The Insurance & Financial Services ombudsman sees a lot of borderline insurance claims that have been turned down. Some of them are quite quirky. In one case, a man claimed to be having a "sort of a romantic meeting" with his wife on a mattress in the back of his van. He wrote on his claim form that he accidentally knocked over a petrol can during the meeting. Later he lit a cigarette, which he said set the van on fire.

The insurer declined that claim. A report by the Institute of Environmental Science & Research found evidence of petrol in the footwells, when the vehicle car owner claimed it had spilt in the back of the van.

Pets cause an awful lot of interesting claims. Another case that made it to the ombudsman involved a pet rat that damaged a two-seater sofa after escaping from its cage.

Pets cause an awful lot of interesting claims.

The insurance company declined the claim, relying on a "pest damage" exclusion that denied cover for loss or damage caused "directly or indirectly, by insects, rodents or vermin." The rat owner argued that the spirit and thrust of the exclusion related to wild vermin, and didn't exclude pets living in cages inside the home. The insurer argued that even though the rat was a pet, it was still a rodent and therefore a pest. However the ombudsman took the owner's side, agreeing that although the rat was a rodent, it wasn't a pest because it was a pet.

Claims staff at pet insurance companies get their fair share of laughs over their furry and feathered clients. Some recent payouts from Southern Cross Pet Insurance include a Dalmatian dog, which found itself in a spot of pain after a kebab stick it swallowed stuck into the side of its lung. A German shepherd unsuccessfully tried to get inside through a cat door. This resulted in the cat door being stuck around its neck and a deep laceration from broken glass. A bichon frise with a habit of chewing cables unsurprisingly got an electric shock and had to be monitored by a vet.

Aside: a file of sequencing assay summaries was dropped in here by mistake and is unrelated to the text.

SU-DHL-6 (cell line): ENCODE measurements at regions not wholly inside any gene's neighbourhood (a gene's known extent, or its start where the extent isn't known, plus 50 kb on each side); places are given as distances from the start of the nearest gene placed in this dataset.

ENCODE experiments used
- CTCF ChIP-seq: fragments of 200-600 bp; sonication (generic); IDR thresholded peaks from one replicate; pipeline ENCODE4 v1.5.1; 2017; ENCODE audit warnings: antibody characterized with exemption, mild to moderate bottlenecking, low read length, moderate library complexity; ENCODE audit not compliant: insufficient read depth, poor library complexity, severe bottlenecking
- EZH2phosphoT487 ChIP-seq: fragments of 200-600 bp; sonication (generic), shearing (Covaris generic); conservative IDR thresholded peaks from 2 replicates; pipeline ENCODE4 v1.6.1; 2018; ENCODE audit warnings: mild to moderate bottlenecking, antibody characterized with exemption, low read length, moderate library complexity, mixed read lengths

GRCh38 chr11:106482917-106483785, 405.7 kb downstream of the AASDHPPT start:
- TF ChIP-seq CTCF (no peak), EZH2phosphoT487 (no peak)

More than one Labrador has eaten things it shouldn't, says SCTI chief executive Craig Morrison. A Labrador required surgery to remove the contents of its stomach after eating about 5kg of rotting seal carcass. Another helped itself to the contents of the family's picnic by opening the chilly bin. Inside, it feasted on onions, hummus, grapes, a bag of ice and broccoli. The bill for vet treatment for food poisoning and toxicity caused by the grapes and onions was picked up by the insurance company.

I came across a story that would have been quite funny if the claim hadn't fallen outside the policy wording with insurer Youi. A young South Auckland policeman was getting ready to move house and put his beloved and expensive flat-screen TV on the sofa in preparation for boxing it. Unfortunately, the policeman's flatmate came home, ran across the lounge and leapt over the back of the sofa onto the TV, destroying it. When he called to claim, the policeman found that his contents policy was non-standard and didn't cover accidental damage.

This shows that everyone should check that their contents insurance covers accidental damage.

For some final amusement, check out some of the pet names insured with Southern Cross Pet Insurance: Richie McPaw, Johnnie Rose Love Cuddles, Neighbours Cat, Margaret Scratcher, and Harrison Pawd.

• This week AA Insurance announced it was returning to full open-ended home replacement cover for damage cause by fire, flood or storm. These claims will not be limited to the sum insured.